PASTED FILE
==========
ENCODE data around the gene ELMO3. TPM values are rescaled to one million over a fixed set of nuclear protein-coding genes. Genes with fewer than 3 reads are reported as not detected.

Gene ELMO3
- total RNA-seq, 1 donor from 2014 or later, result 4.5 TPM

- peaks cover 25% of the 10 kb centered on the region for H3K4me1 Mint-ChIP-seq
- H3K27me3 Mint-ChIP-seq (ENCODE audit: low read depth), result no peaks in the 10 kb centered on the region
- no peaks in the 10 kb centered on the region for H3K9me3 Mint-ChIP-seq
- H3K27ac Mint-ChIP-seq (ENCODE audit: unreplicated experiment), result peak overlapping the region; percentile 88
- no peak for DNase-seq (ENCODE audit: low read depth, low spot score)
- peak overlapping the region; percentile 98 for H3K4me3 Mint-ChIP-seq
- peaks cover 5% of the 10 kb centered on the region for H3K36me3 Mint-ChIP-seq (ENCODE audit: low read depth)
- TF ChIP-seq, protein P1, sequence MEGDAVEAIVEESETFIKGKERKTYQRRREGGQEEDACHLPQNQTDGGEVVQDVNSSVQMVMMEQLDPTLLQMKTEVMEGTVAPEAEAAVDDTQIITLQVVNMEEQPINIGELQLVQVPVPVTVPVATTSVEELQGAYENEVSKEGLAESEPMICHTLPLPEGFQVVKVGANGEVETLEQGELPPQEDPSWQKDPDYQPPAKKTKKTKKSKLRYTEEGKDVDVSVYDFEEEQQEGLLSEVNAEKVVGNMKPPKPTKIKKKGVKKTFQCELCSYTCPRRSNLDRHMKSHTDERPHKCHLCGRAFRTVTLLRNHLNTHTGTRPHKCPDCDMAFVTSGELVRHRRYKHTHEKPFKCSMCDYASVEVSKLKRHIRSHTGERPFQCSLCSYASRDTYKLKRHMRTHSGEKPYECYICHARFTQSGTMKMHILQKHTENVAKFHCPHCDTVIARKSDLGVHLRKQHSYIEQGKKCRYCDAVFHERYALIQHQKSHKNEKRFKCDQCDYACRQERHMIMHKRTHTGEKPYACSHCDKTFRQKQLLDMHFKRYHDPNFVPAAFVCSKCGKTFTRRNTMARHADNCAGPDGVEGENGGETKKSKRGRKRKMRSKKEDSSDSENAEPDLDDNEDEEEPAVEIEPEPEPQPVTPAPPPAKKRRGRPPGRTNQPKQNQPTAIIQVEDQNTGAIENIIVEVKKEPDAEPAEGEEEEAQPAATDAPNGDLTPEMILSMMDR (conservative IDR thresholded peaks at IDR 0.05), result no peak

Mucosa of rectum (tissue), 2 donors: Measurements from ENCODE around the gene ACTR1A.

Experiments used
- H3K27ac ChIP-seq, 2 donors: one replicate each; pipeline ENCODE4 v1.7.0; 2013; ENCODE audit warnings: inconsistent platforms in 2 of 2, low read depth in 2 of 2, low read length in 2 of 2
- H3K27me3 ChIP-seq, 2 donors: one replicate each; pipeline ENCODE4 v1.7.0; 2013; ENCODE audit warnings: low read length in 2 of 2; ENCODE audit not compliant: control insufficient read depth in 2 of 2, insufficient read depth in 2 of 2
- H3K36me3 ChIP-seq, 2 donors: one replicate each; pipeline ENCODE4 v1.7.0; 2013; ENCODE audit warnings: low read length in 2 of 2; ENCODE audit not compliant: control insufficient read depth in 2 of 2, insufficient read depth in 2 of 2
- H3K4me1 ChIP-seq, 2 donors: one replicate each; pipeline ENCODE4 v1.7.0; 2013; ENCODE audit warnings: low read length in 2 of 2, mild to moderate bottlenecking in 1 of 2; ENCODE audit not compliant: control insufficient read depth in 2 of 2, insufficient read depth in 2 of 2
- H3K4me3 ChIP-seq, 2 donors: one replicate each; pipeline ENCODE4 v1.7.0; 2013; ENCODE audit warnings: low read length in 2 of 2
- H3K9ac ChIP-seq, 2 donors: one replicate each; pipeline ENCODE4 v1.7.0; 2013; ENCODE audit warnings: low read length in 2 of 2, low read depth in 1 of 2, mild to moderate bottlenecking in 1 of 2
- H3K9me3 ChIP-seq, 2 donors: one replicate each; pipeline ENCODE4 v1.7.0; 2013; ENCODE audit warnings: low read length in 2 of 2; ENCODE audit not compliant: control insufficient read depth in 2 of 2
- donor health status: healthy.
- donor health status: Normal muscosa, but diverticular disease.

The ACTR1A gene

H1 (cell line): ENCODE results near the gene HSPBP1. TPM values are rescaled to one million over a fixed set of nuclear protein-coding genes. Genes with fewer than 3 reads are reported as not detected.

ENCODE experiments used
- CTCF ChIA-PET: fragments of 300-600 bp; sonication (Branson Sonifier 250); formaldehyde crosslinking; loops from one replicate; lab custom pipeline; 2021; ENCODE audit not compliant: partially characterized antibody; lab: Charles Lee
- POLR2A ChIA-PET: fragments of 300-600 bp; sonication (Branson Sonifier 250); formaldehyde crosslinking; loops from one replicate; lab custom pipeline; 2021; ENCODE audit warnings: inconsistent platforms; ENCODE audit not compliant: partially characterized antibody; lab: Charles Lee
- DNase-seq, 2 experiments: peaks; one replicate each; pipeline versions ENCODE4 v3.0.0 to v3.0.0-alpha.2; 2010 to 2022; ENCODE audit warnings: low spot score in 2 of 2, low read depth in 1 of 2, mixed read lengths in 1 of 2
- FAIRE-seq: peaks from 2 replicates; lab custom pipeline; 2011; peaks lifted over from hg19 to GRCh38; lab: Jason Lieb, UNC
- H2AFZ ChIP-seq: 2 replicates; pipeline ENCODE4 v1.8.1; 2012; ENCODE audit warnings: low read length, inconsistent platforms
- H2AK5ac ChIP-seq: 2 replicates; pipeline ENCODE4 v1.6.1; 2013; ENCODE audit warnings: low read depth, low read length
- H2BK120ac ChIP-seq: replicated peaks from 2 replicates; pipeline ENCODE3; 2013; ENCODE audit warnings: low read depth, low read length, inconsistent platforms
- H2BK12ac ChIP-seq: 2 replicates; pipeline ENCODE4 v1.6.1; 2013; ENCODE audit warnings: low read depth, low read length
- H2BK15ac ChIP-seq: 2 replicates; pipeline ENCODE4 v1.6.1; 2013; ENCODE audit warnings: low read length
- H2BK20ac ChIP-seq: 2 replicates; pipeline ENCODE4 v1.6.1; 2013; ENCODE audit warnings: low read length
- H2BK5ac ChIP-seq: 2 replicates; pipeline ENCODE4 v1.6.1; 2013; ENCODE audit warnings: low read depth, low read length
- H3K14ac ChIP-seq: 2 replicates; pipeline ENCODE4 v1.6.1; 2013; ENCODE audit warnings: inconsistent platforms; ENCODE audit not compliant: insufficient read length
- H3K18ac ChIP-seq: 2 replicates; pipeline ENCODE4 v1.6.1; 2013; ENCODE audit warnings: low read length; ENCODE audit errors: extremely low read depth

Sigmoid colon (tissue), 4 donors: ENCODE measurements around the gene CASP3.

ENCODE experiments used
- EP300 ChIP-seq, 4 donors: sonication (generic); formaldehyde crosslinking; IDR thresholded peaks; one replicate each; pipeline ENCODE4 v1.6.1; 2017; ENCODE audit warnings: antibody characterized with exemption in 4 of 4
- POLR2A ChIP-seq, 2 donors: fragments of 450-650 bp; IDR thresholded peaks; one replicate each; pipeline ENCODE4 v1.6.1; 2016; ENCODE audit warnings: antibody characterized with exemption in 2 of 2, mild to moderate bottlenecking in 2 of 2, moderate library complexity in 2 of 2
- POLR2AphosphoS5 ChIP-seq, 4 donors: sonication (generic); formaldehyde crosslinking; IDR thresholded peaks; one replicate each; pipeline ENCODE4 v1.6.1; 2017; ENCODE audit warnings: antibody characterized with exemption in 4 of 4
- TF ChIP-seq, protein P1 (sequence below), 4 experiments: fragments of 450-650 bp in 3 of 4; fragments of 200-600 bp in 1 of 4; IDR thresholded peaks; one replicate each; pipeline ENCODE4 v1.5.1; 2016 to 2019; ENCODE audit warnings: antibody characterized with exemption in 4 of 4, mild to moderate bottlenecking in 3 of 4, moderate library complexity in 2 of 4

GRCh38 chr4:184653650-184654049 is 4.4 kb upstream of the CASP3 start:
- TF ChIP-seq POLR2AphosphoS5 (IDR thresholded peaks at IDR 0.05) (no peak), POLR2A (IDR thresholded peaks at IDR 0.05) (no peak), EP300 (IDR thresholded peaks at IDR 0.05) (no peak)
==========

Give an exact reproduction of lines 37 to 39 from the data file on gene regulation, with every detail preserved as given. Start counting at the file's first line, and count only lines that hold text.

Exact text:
- H3K14ac ChIP-seq: 2 replicates; pipeline ENCODE4 v1.6.1; 2013; ENCODE audit warnings: inconsistent platforms; ENCODE audit not compliant: insufficient read length
- H3K18ac ChIP-seq: 2 replicates; pipeline ENCODE4 v1.6.1; 2013; ENCODE audit warnings: low read length; ENCODE audit errors: extremely low read depth

Sigmoid colon (tissue), 4 donors: ENCODE measurements around the gene CASP3.